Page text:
The Value of Patient Education
Week in Review: The Value of Patient Education
12.06.13 | By
It’s a basic tenant of our industry: the well-being of patients is one of the most important pillars of the biopharmaceutical industry. Whether in the creation of new medications or updating information about current medicine, our industry strives to educate patients safely and transparently on the status of treatments that could change their lives. As we celebrate the life of Nelson Mandela, one of the world’s greatest leaders, we’re reminded of one of his most well-known remarks: "Education is the most powerful weapon which you can use to change the world."
If you have been keeping up with us on The Catalyst you may have read about our commitment with member companies and the European Federation of Pharmaceutical Industries and Associations (EFPIA) to enhance responsible clinical data sharing through the Principles for Responsible Clinical Trial Data Sharing: Our Commitment to Patients and Researchers. With an implementation date right around the corner, we cannot stress enough how important clinical trials can be to the creation of new medications for patients. Through these commitments we hope to ensure that clinical trial data is shared in a responsible and safe manner in order to continue this important step in developing new and effective treatments for patients.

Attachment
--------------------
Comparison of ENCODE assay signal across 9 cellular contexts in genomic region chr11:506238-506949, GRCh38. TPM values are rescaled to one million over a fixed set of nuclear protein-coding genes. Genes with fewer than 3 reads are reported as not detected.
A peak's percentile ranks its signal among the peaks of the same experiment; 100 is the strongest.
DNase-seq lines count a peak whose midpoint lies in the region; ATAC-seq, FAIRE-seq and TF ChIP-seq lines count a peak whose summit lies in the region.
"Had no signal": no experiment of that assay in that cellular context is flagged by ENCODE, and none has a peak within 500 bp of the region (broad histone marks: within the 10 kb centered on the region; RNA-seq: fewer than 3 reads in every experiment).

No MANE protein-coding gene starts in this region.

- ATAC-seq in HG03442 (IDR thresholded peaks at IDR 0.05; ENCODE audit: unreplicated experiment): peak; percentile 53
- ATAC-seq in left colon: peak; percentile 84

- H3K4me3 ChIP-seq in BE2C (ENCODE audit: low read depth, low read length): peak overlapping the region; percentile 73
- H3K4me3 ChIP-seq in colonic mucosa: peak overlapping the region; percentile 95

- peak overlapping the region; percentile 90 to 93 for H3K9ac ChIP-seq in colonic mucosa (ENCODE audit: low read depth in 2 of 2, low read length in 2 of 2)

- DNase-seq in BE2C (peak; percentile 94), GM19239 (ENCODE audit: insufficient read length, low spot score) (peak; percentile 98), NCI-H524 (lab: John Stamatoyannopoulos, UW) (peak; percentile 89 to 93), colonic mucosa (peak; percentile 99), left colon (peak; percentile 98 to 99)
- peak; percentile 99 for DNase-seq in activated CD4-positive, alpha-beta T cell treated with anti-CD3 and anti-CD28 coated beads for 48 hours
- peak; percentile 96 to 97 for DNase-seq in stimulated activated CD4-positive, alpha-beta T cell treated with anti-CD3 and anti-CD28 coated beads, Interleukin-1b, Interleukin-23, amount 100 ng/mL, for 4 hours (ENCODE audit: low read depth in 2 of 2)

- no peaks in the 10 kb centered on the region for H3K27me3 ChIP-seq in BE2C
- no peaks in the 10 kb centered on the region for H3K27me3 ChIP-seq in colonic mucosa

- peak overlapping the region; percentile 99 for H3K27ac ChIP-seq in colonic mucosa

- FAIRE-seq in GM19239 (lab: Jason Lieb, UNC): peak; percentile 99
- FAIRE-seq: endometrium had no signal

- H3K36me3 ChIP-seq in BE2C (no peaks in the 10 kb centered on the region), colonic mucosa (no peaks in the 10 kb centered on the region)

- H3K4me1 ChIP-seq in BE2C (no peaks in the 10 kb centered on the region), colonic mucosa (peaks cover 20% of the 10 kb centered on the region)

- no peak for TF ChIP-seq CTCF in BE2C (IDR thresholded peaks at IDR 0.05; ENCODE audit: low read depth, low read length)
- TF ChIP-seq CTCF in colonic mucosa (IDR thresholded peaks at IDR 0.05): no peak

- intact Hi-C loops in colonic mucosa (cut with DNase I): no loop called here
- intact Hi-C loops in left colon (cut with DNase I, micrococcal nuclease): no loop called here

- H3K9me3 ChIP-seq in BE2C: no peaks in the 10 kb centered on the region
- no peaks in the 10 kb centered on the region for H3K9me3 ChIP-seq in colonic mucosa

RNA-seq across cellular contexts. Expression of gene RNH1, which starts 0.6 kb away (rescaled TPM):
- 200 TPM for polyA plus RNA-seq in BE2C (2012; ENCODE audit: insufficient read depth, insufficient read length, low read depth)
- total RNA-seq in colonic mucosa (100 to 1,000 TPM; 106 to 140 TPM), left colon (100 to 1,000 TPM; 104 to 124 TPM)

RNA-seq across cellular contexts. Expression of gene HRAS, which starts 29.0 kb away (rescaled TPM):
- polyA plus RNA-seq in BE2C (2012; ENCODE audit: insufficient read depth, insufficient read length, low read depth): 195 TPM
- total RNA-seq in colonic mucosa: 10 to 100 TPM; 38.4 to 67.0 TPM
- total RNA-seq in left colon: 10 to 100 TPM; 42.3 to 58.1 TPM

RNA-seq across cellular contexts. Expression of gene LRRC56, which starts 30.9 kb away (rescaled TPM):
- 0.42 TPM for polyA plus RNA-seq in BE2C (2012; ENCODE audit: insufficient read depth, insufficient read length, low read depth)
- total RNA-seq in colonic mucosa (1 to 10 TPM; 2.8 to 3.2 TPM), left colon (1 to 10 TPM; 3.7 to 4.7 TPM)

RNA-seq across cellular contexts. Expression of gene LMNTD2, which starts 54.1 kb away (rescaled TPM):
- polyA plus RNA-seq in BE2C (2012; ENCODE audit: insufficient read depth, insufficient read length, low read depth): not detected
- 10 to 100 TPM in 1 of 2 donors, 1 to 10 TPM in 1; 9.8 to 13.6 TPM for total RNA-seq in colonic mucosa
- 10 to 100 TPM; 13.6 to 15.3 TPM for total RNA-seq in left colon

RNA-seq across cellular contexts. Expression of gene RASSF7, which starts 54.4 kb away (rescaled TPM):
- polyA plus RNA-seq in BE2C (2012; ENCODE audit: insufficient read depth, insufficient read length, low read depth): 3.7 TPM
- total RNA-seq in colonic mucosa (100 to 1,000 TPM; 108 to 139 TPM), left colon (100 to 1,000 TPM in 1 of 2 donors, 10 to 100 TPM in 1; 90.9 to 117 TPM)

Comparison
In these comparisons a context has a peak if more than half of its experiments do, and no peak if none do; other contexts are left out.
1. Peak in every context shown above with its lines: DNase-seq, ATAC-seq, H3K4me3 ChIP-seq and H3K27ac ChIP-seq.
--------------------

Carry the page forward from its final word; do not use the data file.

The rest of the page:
Thanks to many clinical trials conducted around the nation new medicines can make their way through the development pipeline and hopefully become available to patients. This week we released out latest Medicines in Development report on infectious diseases. With nearly 394 medicines in development for infectious diseases including HIV, malaria and Hepatitis C, today’s biopharmaceutical researchers have made great strides and continue to find innovation solutions to help treat and eradicate these diseases. Read the full report on infectious diseases here to learn more about the future of treating infectious diseases to improve patients’ lives.
Patient education is key to fighting the battle against fake medicines that may impact their health, so this week’s launch of a new campaign to put an end to counterfeit medicines was particularly notable. Fight the Fakes hopes to tackle the world’s counterfeit medication distribution which is currently a $75 billion to $200 billion per year business and can account for 10-30 percent of fake medicines around the globe. Learn more about the campaign at http://fightthefakes.org/ and join the fight by spreading the word about the dangers of counterfeit medicines.
As a patient or advocate, we hope you’re learning and sharing all that is in the pipeline to help treat and protect Americans. Be sure to check back for more information on the work we are doing to continually improve patients’ health, and remember to share your thoughts and comments with us.